The following treatments may also be used to treat non-Hodgkin's lymphoma:

Bone Marrow Transplantation

This section discusses the use of bone marrow transplantation for the treatment of non-Hodgkin's lymphoma. For a thorough review of bone marrow transplantation, please see the bone marrow transplantation treatment monograph .

Bone marrow is a soft, sponge-like materiel found inside certain bones, such as the heads of the femur and humerus, the sternum, and the hip bones. Bone marrow contains immature cells called stem cells. Stem cells can mature into blood cells (white blood cells, red blood cells, and platelets), which are often damaged by cancer.

For a stem cell transplant, stem cells from the peripheral blood or bone marrow are collected (harvested) and placed in frozen storage prior to treatment of the cancer with high-dose chemotherapy. Once chemotherapy treatment is complete, the stem cells are put back into your body; they enter your blood stream and travel to your bone marrow where they replace damaged stem cells and begin to make healthy blood cells. If your own stem cells are used the transplant is called autologous. If a donor's cells are used, it is called and allogeneic transplant.

Stem cells transplantation for non-Hodgkin’s lymphoma may involve harvesting stem cells from the patient or a donor. Survival rates are similar with either method. Because this disease often affects the bone marrow, donations from the patient may not be an option.

Results from bone marrow transplantation are better earlier in the course of the disease. Cancer cells seem more sensitive to chemotherapy drugs early in the disease. Bone marrow transplantation is usually an option for higher-grade lymphomas. Its use for low-grade lymphomas is still under investigation. This treatment may be too severe for older adults or someone with other medical problems.

Effectiveness

Bone marrow transplantation with donor stem cells produces disease-free survival in as many as 50% to 60% of lymphoma patients. Using the patient’s own stem cells, 30% to 60% of patients with aggressive tumors who have relapsed but are still sensitive to chemotherapy are likely to achieve long-term, disease-free survival. Only 10% to 20% of patients who are not sensitive to chemotherapy live for an extended period, free of disease. Survival rates are higher for patients with low-grade tumors.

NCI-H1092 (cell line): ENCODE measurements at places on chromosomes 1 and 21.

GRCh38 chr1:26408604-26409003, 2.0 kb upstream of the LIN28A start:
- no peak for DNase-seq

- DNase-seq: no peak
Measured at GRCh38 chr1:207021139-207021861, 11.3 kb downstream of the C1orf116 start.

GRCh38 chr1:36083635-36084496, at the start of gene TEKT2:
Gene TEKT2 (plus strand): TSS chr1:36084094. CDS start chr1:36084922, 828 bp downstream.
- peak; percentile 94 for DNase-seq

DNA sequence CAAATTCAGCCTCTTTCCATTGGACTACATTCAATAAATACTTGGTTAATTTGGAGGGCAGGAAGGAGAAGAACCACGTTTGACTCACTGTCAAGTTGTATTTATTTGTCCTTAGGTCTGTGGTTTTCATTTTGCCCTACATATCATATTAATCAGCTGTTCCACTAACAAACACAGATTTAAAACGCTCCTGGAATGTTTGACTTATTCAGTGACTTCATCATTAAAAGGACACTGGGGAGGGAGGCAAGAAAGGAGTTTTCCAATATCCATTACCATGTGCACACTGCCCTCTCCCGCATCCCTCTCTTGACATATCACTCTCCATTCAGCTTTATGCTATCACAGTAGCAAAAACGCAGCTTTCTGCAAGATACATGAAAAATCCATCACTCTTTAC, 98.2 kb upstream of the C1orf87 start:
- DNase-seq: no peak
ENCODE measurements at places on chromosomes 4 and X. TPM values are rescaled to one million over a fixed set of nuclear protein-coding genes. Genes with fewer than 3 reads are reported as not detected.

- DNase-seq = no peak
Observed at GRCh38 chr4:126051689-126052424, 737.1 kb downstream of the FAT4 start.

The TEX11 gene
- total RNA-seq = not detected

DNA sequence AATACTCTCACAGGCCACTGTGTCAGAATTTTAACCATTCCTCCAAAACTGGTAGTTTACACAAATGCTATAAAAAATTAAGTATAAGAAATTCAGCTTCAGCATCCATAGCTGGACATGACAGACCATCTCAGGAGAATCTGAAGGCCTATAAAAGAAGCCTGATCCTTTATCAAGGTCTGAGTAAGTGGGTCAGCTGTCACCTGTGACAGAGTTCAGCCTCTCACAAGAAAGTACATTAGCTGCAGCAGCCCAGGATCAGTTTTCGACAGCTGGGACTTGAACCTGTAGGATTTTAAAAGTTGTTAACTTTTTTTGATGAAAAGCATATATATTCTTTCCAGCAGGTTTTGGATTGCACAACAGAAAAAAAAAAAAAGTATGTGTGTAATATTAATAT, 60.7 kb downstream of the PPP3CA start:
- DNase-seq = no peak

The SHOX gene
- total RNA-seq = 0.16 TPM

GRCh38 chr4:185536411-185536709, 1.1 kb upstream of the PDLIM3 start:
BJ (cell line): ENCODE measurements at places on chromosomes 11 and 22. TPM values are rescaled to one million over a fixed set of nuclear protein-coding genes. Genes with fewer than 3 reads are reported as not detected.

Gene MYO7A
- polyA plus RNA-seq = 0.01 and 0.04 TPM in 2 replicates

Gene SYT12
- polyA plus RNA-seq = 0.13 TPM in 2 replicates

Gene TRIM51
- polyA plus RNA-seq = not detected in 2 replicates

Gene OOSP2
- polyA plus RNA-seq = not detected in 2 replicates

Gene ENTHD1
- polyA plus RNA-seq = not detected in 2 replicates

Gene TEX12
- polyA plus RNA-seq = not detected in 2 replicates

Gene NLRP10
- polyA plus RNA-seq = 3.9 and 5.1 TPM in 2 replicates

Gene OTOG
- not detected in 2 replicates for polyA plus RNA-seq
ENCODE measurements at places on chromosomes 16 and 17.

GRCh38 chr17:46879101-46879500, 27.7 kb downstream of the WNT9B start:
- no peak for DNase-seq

Side Effects

Bone marrow transplantation is a very intense therapy Complications include infection, lung problems, graft vs host disease, failure of the graft, and death.

When to Contact Your Health Care Provider

Call your doctor if your develop any of the following:

  • Signs of infection, such as fever, cough, runny nose, red or swollen skin
  • Signs of abnormal bleeding, such as nosebleeds, bleeding gums, or easy bruising.

Biologic Therapy

This section discusses the use of biologic therapy for the treatment of non-Hodgkin's lymphoma. For a thorough review of biologic therapy, please see the biologic therapy treatment monograph .

Biologic therapy is a treatment that uses drugs to improve the way your body’s immune system fights disease. Your immune system is your body’s natural defense against disease. A healthy and strong immune system can detect the difference between healthy cells and cancer cells. Biologic therapy attempts to repair, stimulate, or enhance the immune system so that it can fight the cancer more effectively. These therapies can be used to fight cancer or to lessen the side effects that may be caused by some cancer treatments.

The main types of biological therapies used to treat non-Hodgkin's lymphoma are monoclonal antibodies and interferon.

Monoclonal Antibodies

Monoclonal antibodies are laboratory-produced substances that are highly specific for a single target antigen (substance foreign to the body). They are designed to attack lymphoma cells, and have been used to treat low-grade lymphomas. They may be given with chemotherapy or after the disease recurs.

Two types of monoclonal antibody therapies may be given to treat non-Hodgkin's lymphoma:

Rituximab (Rituxan) – given intravenously at the doctor’s office or clinic once weekly for four weeks.

Ibritumomab tiuxetan (Zevalin) – given intravenously after two infusions of rituximab. Ibritumomab tiuxetan delivers radiation therapy directly to the tumor. This drug is given in the hospital after receiving two doses of rituximab; the first dose is given one week prior and the second is given no more than four hours before the ibritumomab tiuxetan.

Interferon

Interferon occurs naturally in the body and is produced in the laboratory to help fight cancer. It is a hormone that helps the immune system fight non-Hodgkin's lymphoma. It is used on an experimental basis for lymphoma.

Effectiveness

In clinical trials, rituximab has produced partial responses in about 50% to 60% of the patients it was given to. Studies have shown that ibritumomab tiuxetan can increase response rates and provide longer responses. The use of interferon is controversial. It may produce a partial remission in follicular lymphoma.

Side Effects

Rituximab may cause fever, chills, nausea, rashes, fatigue, and headache. It can produce a life-threatening reaction in some people. Low blood counts are the most frequent adverse reaction with ibritumomab tiuxetan. This sometimes results in an increased risk of infection or bleeding.

Interferon may cause fatigue, fever, chills, headache, muscle and joint pain, and mood changes.

When to Contact Your Health Care Provider

Call your doctor if your develop any of the following:

  • Signs of infection, such as fever, cough, runny nose, red or swollen skin
  • Signs of abnormal bleeding, such as nosebleeds, bleeding gums, or easy bruising.